Immigrant detention centers are a grim reminder of Japanese American history

April 5, 2019
Public Radio International

It’s hard to not compare the South Texas Family Residential Center and the Crystal City camp.

Bob Libal, director of Grassroots Leadership, an anti-incarceration advocacy organization that provided ground support for the protest at Dilley, says that the “visuals are eerily familiar.”

“[They’re] on the same highway, they’re both places where families live, the language is exactly the same,” Libal says. “Dilley was built on the site of an oil worker man camp, Crystal City on site of agricultural workers camp.”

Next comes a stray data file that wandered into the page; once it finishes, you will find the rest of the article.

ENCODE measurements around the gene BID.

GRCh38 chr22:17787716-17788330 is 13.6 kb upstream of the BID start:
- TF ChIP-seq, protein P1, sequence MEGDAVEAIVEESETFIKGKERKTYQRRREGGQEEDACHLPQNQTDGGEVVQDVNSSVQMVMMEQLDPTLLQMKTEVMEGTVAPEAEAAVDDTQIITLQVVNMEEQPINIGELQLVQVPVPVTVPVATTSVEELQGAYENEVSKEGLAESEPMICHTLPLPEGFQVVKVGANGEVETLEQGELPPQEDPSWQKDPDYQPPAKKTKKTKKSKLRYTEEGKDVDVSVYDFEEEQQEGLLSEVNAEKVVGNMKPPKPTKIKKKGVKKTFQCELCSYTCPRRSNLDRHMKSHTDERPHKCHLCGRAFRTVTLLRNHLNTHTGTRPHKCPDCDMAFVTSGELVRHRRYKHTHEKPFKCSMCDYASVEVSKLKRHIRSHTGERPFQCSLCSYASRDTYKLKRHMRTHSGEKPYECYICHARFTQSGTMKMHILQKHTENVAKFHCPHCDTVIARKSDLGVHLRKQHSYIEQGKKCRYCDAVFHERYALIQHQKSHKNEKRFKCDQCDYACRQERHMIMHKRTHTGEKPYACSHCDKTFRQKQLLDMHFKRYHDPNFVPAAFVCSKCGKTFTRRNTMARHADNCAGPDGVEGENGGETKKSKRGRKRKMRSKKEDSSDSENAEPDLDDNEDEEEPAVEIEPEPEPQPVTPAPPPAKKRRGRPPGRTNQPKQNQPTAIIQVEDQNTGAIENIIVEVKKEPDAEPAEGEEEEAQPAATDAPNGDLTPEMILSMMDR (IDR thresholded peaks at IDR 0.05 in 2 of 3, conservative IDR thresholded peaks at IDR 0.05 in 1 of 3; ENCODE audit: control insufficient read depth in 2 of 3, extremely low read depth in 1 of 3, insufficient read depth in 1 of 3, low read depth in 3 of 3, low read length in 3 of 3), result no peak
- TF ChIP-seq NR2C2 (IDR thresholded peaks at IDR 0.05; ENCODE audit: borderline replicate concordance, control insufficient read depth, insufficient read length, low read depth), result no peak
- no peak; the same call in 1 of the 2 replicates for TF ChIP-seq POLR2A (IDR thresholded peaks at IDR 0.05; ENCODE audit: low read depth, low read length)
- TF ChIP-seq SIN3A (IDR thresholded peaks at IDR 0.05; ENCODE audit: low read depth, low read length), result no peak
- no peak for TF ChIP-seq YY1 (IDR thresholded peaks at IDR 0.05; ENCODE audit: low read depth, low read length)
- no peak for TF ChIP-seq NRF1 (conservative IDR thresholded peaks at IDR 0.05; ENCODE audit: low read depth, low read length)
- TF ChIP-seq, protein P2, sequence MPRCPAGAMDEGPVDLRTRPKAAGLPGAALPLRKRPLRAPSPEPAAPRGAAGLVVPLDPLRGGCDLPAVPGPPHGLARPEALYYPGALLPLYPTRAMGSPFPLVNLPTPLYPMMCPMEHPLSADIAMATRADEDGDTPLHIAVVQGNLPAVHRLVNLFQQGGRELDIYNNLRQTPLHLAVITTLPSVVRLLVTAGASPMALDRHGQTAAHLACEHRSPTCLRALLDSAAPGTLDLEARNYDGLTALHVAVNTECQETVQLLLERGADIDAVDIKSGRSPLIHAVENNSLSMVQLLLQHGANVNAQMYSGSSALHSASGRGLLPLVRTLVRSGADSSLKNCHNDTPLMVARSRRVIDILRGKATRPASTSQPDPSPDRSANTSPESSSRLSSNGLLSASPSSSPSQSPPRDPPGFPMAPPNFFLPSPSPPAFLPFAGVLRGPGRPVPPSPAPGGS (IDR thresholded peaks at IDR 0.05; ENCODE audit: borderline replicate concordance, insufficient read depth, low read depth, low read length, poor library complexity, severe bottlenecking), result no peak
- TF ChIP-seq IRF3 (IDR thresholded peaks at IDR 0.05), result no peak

Japanese Americans have been spurred into action because of these similarities.

After the protest, some of the group spent the rest of the week doing more: They handed out backpacks to women and children released from the Dilley detention facility. Others met with undocumented organizers and left a string of cranes across the Laredo bridge leading into Mexico. Some traveled to Austin to meet Texas state legislators and speak in opposition to SB-4, an anti-immigrant bill that critics say condones racial profiling.